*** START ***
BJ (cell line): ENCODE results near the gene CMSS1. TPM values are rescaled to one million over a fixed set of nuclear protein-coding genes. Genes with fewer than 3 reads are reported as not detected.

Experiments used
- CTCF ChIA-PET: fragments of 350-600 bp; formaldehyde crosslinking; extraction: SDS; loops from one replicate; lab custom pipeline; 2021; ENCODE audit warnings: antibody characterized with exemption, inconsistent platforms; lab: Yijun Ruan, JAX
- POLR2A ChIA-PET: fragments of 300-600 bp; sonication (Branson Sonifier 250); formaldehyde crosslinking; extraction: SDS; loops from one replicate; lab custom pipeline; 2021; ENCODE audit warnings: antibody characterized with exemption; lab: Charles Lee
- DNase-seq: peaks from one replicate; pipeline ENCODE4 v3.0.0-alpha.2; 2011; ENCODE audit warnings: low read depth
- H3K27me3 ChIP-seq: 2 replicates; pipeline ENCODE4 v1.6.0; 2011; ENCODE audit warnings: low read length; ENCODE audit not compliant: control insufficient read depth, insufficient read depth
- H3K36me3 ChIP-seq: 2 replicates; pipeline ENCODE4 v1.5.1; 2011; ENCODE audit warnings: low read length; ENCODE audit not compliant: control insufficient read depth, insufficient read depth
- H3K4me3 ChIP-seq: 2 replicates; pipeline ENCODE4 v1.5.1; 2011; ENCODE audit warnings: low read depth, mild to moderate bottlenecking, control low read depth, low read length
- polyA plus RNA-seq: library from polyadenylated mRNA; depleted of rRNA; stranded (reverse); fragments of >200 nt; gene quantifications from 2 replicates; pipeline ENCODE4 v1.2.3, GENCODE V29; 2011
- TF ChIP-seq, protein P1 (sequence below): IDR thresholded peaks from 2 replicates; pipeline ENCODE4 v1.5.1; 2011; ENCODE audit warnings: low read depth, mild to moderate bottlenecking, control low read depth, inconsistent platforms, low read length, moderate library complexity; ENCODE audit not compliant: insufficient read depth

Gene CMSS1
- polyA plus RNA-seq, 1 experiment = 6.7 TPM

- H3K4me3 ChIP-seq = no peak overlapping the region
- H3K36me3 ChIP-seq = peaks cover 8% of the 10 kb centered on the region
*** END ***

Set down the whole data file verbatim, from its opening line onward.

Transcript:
BJ (cell line): ENCODE results near the gene CMSS1. TPM values are rescaled to one million over a fixed set of nuclear protein-coding genes. Genes with fewer than 3 reads are reported as not detected.

Experiments used
- CTCF ChIA-PET: fragments of 350-600 bp; formaldehyde crosslinking; extraction: SDS; loops from one replicate; lab custom pipeline; 2021; ENCODE audit warnings: antibody characterized with exemption, inconsistent platforms; lab: Yijun Ruan, JAX
- POLR2A ChIA-PET: fragments of 300-600 bp; sonication (Branson Sonifier 250); formaldehyde crosslinking; extraction: SDS; loops from one replicate; lab custom pipeline; 2021; ENCODE audit warnings: antibody characterized with exemption; lab: Charles Lee
- DNase-seq: peaks from one replicate; pipeline ENCODE4 v3.0.0-alpha.2; 2011; ENCODE audit warnings: low read depth
- H3K27me3 ChIP-seq: 2 replicates; pipeline ENCODE4 v1.6.0; 2011; ENCODE audit warnings: low read length; ENCODE audit not compliant: control insufficient read depth, insufficient read depth
- H3K36me3 ChIP-seq: 2 replicates; pipeline ENCODE4 v1.5.1; 2011; ENCODE audit warnings: low read length; ENCODE audit not compliant: control insufficient read depth, insufficient read depth
- H3K4me3 ChIP-seq: 2 replicates; pipeline ENCODE4 v1.5.1; 2011; ENCODE audit warnings: low read depth, mild to moderate bottlenecking, control low read depth, low read length
- polyA plus RNA-seq: library from polyadenylated mRNA; depleted of rRNA; stranded (reverse); fragments of >200 nt; gene quantifications from 2 replicates; pipeline ENCODE4 v1.2.3, GENCODE V29; 2011
- TF ChIP-seq, protein P1 (sequence below): IDR thresholded peaks from 2 replicates; pipeline ENCODE4 v1.5.1; 2011; ENCODE audit warnings: low read depth, mild to moderate bottlenecking, control low read depth, inconsistent platforms, low read length, moderate library complexity; ENCODE audit not compliant: insufficient read depth

Gene CMSS1
- polyA plus RNA-seq, 1 experiment = 6.7 TPM

- H3K4me3 ChIP-seq = no peak overlapping the region
- H3K36me3 ChIP-seq = peaks cover 8% of the 10 kb centered on the region